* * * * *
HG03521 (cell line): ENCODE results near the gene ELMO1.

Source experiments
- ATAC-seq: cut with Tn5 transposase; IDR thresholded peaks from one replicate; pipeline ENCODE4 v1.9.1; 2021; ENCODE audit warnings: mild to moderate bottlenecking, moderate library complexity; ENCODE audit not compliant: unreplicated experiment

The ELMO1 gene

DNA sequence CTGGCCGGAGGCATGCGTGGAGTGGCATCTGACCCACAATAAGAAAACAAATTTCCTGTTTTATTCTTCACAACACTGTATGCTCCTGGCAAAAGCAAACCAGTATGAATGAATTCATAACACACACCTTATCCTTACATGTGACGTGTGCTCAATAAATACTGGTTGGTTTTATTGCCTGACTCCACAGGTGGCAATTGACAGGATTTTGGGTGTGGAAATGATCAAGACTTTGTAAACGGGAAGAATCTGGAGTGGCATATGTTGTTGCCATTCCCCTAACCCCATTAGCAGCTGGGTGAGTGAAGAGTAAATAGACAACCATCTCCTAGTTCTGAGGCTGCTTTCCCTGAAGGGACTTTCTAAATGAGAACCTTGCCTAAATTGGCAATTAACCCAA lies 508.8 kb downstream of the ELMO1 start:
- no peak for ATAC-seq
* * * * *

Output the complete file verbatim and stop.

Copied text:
HG03521 (cell line): ENCODE results near the gene ELMO1.

Source experiments
- ATAC-seq: cut with Tn5 transposase; IDR thresholded peaks from one replicate; pipeline ENCODE4 v1.9.1; 2021; ENCODE audit warnings: mild to moderate bottlenecking, moderate library complexity; ENCODE audit not compliant: unreplicated experiment

The ELMO1 gene

DNA sequence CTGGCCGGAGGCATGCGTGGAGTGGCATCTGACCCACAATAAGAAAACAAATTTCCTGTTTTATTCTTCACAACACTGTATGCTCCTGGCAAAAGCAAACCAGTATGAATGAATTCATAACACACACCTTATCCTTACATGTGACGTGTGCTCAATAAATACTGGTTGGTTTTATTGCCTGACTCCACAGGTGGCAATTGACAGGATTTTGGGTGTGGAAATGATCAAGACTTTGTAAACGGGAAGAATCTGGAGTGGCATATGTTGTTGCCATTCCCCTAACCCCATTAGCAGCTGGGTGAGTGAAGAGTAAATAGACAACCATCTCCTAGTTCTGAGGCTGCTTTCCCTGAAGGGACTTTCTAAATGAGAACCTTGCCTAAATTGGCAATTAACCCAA lies 508.8 kb downstream of the ELMO1 start:
- no peak for ATAC-seq